Property rights are one of the most essential rights for any individuals. These rights are the key impetus for a nations overall development. The research problem of this paper will be the “Analysis of property rights, pre and post independence era, and their impact on the legal framework of Indian constitution.” Here the paper will encapsulate historical context of pre independence and post independence property rights. At the same time we it will take a comprehensive analysis of the factors influence historical, legal and socio-economic factors influencing property rights, and it calls for an assessment of how these changes have left an impact on individuals, communities and the broader objectives of the Indian state.


  1. To study the historical context of property rights in India.
  2. To study the process of incorporating property rights in Indian constitution and its current situation


In this study, we propose that the shift in the Right to Property within the Indian Constitution, transitioning from a fundamental right to a legal right, can be attributed to the changing objectives of the Indian government. The researcher proposes that this was done by the government which at that time was motivated by a twofold agenda: the facilitation of land reforms and the pursuit of social justice, all while maintaining q delicate balance with individual property rights. Here, the working hypothesis is that these legal transformations have had substantial repercussions for property owners and the broader socio-economic landscape. Through an examination of the historical and legal evolution of property rights in India, we seek to assess whether these amendments mirror India’s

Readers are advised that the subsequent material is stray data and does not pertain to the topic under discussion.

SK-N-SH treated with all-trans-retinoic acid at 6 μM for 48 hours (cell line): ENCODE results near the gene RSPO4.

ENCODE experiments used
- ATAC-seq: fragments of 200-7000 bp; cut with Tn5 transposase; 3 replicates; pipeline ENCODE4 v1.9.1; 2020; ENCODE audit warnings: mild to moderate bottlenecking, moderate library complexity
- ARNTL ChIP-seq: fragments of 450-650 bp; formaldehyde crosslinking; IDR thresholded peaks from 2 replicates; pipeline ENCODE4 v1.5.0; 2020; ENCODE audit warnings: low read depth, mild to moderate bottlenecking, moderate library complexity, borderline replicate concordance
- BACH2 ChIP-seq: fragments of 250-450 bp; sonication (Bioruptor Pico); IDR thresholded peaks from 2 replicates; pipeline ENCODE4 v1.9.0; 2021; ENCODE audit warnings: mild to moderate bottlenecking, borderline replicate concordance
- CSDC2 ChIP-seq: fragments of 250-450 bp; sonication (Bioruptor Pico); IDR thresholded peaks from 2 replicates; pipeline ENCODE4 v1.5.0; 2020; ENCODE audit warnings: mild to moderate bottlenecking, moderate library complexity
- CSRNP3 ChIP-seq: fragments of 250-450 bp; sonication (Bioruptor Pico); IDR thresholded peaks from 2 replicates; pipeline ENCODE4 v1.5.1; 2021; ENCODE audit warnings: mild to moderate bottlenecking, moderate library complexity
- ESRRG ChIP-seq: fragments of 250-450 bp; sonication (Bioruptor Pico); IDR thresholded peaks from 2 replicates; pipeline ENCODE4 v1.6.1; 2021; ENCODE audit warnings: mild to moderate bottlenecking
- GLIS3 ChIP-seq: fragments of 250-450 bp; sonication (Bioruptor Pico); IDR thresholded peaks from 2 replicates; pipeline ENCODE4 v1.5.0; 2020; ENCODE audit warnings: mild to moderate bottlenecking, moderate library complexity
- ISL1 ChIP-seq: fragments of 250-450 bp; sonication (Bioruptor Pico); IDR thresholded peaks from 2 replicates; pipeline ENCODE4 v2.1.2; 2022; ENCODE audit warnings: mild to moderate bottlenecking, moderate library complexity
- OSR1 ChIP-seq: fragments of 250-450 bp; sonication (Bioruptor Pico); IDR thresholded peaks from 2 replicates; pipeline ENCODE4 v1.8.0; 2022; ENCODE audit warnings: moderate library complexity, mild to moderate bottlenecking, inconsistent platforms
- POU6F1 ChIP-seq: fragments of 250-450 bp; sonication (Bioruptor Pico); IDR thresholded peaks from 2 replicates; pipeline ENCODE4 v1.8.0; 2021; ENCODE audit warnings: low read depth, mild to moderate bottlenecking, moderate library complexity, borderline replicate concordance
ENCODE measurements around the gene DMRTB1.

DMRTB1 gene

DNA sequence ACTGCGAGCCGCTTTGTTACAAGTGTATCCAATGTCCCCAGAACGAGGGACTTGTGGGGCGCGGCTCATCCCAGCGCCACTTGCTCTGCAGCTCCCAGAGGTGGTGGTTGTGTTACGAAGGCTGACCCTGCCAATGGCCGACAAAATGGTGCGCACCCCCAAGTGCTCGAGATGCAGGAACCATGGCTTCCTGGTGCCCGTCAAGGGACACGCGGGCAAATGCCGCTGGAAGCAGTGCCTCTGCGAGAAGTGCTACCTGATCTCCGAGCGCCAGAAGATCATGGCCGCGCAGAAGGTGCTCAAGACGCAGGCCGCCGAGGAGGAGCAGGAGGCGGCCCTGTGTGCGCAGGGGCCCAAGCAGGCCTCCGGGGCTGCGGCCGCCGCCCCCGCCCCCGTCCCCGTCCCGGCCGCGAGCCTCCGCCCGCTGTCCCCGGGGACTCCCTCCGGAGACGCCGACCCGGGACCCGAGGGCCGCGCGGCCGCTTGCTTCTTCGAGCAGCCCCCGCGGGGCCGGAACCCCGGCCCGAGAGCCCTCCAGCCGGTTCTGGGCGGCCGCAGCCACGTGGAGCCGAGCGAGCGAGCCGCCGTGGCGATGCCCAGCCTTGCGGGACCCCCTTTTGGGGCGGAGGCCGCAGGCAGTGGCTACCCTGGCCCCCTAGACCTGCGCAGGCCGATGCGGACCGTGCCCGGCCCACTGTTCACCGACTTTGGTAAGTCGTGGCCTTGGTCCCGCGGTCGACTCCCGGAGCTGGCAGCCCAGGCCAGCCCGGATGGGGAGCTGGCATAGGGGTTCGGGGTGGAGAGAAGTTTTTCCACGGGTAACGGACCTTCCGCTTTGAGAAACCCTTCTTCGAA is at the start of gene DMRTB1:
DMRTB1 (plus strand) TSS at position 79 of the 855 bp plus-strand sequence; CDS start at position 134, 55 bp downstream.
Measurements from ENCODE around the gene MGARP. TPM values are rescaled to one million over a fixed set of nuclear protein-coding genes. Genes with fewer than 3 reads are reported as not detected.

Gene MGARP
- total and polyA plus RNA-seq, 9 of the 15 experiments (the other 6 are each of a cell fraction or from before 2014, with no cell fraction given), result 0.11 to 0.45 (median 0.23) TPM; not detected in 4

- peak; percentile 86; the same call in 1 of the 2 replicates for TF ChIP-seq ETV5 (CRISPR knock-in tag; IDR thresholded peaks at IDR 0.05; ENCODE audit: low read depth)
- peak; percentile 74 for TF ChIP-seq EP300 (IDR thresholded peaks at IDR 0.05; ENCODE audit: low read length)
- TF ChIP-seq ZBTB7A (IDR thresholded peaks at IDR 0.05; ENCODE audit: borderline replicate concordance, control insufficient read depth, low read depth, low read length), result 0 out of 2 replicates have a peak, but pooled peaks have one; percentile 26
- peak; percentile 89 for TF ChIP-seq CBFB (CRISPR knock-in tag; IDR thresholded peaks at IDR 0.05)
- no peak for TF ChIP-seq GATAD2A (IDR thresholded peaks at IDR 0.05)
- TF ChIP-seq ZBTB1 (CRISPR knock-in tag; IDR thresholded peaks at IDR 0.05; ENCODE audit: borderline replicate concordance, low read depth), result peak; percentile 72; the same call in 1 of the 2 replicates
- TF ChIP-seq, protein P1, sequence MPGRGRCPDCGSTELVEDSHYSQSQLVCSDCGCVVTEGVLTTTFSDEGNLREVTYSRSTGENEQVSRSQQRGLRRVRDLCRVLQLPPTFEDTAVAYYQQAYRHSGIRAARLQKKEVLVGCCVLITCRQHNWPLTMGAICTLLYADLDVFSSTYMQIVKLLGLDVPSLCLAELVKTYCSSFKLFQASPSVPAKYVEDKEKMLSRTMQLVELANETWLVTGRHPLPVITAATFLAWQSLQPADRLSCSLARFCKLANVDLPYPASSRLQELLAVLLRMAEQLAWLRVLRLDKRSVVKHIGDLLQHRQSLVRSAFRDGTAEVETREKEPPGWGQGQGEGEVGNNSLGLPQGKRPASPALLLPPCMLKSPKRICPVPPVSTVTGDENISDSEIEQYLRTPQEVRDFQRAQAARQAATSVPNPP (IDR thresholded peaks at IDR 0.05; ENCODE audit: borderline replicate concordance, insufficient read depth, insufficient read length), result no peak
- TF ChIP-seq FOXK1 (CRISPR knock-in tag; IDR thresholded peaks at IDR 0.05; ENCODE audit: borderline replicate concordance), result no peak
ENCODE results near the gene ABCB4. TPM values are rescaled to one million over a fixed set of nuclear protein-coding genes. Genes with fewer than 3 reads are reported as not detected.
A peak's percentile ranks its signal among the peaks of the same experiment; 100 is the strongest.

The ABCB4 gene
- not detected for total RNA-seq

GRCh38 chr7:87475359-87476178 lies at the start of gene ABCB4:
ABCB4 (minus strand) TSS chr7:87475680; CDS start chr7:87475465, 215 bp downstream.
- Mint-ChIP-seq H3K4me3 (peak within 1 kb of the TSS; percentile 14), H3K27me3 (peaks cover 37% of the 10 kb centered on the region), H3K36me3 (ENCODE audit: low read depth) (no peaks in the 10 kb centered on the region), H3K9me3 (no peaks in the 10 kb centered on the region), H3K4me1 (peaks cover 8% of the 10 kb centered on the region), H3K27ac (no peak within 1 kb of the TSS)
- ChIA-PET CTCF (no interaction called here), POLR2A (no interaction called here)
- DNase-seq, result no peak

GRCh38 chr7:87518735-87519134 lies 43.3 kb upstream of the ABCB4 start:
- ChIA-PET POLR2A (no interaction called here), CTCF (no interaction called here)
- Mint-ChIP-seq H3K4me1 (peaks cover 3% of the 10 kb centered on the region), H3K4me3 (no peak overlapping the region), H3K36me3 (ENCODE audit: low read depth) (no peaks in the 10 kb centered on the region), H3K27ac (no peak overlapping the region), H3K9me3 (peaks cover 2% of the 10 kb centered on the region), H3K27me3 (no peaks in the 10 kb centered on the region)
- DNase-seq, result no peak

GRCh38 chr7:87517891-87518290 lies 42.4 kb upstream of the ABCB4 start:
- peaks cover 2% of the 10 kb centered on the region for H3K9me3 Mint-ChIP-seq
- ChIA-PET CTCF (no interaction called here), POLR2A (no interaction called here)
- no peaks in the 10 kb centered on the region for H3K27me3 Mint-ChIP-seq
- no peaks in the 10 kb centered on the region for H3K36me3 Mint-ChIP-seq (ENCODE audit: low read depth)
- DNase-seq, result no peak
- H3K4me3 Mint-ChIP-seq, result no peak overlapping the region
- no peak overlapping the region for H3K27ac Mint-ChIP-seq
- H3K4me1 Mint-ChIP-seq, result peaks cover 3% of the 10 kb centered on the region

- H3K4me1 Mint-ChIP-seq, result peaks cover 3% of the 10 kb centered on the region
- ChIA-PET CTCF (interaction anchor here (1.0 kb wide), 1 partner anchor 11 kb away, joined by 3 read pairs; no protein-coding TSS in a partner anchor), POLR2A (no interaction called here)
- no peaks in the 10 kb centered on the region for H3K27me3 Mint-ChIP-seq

Commitment to achieving a fairer distribution of land and resources while adapting to the evolving dynamics of a developing nation. Furthermore, the aim is to evaluate how these legal changes impacted property rights, which includes individual freedoms, economic development, and social stability.


  1. What were the property rights in India?
  2. How property rights were included in constitution of India?
  3. How 44th amendment was introduced which later changed the framework for property rights?



The project will undertake an extensive historical and legal examination of property rights in India. It will map the transformation of property rights from the pre-independence period to the post-independence era, encompassing notable amendments along the way. The project will delve into the consequences of pivotal amendments, with a particular focus on the Forty-Fourth Amendment Act of 1978. It will analyze how these legal changes have influenced property rights, individual liberties, economic progress, and societal stability.